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We often blame our tardiness on poor public transport because it's more convenient for us. ..
Public organizations can lie outright, too, she adds. Thus, Vote Leave, which campaigned for Britain's exit from the EU, has repeatedly argued that EU membership costs the United Kingdom more than 350 million pounds a week. The British Office of Statistics later called it "an outright misrepresentation of official statistics." nine0011
"Given that this statement is not only untrue, but also a serious and well-thought-out part of the campaign, it is fair to say that there was a deliberate deceit behind it," says Bakir.
Despite ample evidence of the dishonesty of this or that politician, this or that political group, their support by a certain part of the spectrum of voters does not weaken.
Bakir points out that, according to research, those who are deeply convinced of the veracity of disinformation are extremely difficult to convince. She adds that a person is generally inclined to believe in those things that confirm his view of the world. nine0011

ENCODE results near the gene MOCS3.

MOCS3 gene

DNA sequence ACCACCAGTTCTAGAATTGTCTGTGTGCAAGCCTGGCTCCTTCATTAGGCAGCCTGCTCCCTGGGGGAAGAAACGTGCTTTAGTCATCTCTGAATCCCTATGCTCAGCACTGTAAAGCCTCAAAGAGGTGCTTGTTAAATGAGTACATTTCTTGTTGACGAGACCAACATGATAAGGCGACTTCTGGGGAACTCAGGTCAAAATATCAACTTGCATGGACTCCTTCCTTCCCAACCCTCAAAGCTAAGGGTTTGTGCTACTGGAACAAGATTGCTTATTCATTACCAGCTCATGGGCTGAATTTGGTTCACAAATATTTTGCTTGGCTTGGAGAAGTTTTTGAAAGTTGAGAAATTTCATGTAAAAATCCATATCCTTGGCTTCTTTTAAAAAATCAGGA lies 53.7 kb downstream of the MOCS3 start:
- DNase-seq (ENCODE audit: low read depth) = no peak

But in a world where people could automatically recognize a lie - themselves, without extraneous arguments, support for dishonest politicians fell, they would be on the sidelines.
"Many Trump supporters think he's being slandered, that he's not really lying," says Freshman.
"But if people had the ability to see for themselves that they are being lied to, then I think many of them would stop looking for excuses for their idol."
A world without lies would plunge international relations and diplomacy into chaos. But in the end, citizens would benefit from the fact that this would lead to more honest politics and power. nine0011
Image copyright, Getty ImagesImage caption,
Sometimes we lie to avoid offending the people who have been welcoming and hospitable to us
The same is true in law enforcement and criminal justice.
Police violence and bias would be reduced - suspects would simply be asked direct questions, and a similar simple guilt procedure would replace lawsuits.
It is impossible to foresee all the benefits and all the negative consequences of a lie suddenly becoming visible to the naked eye. But this new world will certainly not be like the one we now live in. nine0011
However, people get used to everything. "Over time," says Bakir, "we will develop new social norms and a code of conduct acceptable to all in society."
At the same time, she continues, we are likely to do our best to come up with new ways to deceive each other - either through technology or through drugs, special behaviors or psychological preparation, since deception is a life need.
Read the original English version of this article at BBC Future .